A bit further down the rungs are two Ken Burns documentaries. I enjoyed Prohibition a bit more than The Dust Bowl but more on a raw information front, especially when it came to the way minorities were treated and used. Less interesting was the documentary series on television, America In Primetime. Really calling it a documentary series is also pushing it because the miniseries was basically short infomercials for each show with many overlapping qualities.
The most disappointing was Luther, starring the amazing Idris Elba. He is spectacular in the show, coming unhinged in the most delightful ways, and he's given an excellent sparring partner to boot. Unfortunately the show deals a bit too much in a dull case of the week with Luther's near-psychic predictions of crime the invention of a writers room instead of real insight. I stuck through it to the end of the second series but despite the third beginning soon that's about all I can handle from the show.
- The Walking Dead
- Spec Ops: The Line
- Sleeping Dogs
- Papers, Please
- Professor Layton and the Last Specter
First thing, unless a game is terrible to the point that I was deluded into buying it, my rating is always going to be Like. This is because I don't have as much time to play games and what I like to play can't be neatly wrapped up in two to three hours like most movies.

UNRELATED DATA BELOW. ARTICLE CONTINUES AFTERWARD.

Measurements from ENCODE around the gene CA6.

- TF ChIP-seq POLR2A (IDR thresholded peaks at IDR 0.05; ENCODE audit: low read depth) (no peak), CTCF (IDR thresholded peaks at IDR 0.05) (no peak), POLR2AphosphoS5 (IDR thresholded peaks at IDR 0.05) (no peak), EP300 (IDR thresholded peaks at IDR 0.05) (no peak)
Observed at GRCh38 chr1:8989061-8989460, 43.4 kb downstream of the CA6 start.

That said, I finished two dynamite games in August that erased any doubt that games are finally embracing the ability to tell affecting stories on their own terms. The first was Spec Ops: The Line, which I won't go into too deeply because Jacob and I are planning on doing something tandem for it, but is the first game I've played to meaningfully comment on just what shoot-em-up games are glorifying. The second was The Walking Dead and, as a fan of old school point 'n click adventure games, was a major step forward in terms of presentation and puzzle construction. It is also a devastating, often hilarious story, that had me and Amanda in full-blown sobs by the end.
Of the other games the most interesting is Papers, Please. It's the first paper-shuffling bureaucracy simulator I know of that has you checking passports and supporting documentation before letting people into your fictional Communist country. Papers, Please hits my perfectionist button pushing tendencies like no other, but also has a surprisingly large amount of open-ended decisions to make over the course of the game.
Finally, my love for Professor Layton knows few bounds. Each game is a delightful mix of inventive storytelling and head-scratching puzzles. However the last game, The Last Specter, was a bit too long. The puzzles and plot were great, as always, but there was too much walking around and backtracking to make it appointment playing. It still ended beautifully, and the 3DS sequel The Miracle Mask is shaping up quite well.
If you have any questions or comments on any of these items, please feel free to share below.